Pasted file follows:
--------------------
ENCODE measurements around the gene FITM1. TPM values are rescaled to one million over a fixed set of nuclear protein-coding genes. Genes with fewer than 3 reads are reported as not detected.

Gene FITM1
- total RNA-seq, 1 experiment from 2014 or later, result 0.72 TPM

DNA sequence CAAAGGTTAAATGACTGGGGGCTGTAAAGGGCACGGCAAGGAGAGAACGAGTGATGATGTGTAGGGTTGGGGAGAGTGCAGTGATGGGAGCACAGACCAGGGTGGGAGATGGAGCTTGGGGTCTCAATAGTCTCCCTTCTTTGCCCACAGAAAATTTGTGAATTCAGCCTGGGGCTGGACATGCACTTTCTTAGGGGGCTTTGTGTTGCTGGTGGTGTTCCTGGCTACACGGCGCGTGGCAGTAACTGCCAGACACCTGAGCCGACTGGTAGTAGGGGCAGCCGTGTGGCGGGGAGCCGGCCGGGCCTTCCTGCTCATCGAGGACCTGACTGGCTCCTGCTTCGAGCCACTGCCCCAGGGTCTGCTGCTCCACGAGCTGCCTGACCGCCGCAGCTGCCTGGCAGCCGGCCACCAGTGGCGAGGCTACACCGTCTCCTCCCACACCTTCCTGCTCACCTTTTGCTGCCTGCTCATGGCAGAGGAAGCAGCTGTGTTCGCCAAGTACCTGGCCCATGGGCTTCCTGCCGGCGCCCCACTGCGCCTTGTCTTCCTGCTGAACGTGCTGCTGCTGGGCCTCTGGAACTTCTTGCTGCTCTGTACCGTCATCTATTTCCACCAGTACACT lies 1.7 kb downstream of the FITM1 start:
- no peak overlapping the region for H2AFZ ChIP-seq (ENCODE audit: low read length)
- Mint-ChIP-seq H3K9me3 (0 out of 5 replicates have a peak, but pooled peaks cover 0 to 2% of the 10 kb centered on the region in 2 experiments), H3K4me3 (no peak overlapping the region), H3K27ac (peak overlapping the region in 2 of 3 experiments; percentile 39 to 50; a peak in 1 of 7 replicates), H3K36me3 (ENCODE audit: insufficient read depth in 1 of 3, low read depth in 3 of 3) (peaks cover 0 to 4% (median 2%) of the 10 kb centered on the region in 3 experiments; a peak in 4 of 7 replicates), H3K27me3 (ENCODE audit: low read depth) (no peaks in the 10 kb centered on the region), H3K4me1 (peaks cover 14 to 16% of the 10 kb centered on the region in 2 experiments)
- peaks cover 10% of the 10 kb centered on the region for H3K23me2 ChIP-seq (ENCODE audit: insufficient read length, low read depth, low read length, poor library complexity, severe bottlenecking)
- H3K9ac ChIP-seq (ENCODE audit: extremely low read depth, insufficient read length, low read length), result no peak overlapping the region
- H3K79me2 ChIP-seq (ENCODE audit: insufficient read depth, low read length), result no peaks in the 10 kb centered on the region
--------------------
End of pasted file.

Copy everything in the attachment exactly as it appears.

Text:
ENCODE measurements around the gene FITM1. TPM values are rescaled to one million over a fixed set of nuclear protein-coding genes. Genes with fewer than 3 reads are reported as not detected.

Gene FITM1
- total RNA-seq, 1 experiment from 2014 or later, result 0.72 TPM

DNA sequence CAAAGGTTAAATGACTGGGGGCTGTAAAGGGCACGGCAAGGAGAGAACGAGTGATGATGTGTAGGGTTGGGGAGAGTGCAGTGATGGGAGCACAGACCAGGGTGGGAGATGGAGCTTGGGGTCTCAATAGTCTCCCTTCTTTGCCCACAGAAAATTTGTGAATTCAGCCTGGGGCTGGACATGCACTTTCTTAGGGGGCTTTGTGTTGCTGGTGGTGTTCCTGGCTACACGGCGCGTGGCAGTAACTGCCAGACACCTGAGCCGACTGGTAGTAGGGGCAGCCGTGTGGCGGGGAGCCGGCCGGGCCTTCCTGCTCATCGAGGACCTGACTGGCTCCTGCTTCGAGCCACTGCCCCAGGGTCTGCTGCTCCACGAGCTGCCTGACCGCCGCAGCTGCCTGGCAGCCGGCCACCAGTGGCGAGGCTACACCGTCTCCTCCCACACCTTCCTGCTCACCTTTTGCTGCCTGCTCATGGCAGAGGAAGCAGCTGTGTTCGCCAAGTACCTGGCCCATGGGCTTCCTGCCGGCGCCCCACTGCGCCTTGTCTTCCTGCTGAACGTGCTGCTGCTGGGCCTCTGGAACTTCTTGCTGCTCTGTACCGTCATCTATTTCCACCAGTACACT lies 1.7 kb downstream of the FITM1 start:
- no peak overlapping the region for H2AFZ ChIP-seq (ENCODE audit: low read length)
- Mint-ChIP-seq H3K9me3 (0 out of 5 replicates have a peak, but pooled peaks cover 0 to 2% of the 10 kb centered on the region in 2 experiments), H3K4me3 (no peak overlapping the region), H3K27ac (peak overlapping the region in 2 of 3 experiments; percentile 39 to 50; a peak in 1 of 7 replicates), H3K36me3 (ENCODE audit: insufficient read depth in 1 of 3, low read depth in 3 of 3) (peaks cover 0 to 4% (median 2%) of the 10 kb centered on the region in 3 experiments; a peak in 4 of 7 replicates), H3K27me3 (ENCODE audit: low read depth) (no peaks in the 10 kb centered on the region), H3K4me1 (peaks cover 14 to 16% of the 10 kb centered on the region in 2 experiments)
- peaks cover 10% of the 10 kb centered on the region for H3K23me2 ChIP-seq (ENCODE audit: insufficient read length, low read depth, low read length, poor library complexity, severe bottlenecking)
- H3K9ac ChIP-seq (ENCODE audit: extremely low read depth, insufficient read length, low read length), result no peak overlapping the region
- H3K79me2 ChIP-seq (ENCODE audit: insufficient read depth, low read length), result no peaks in the 10 kb centered on the region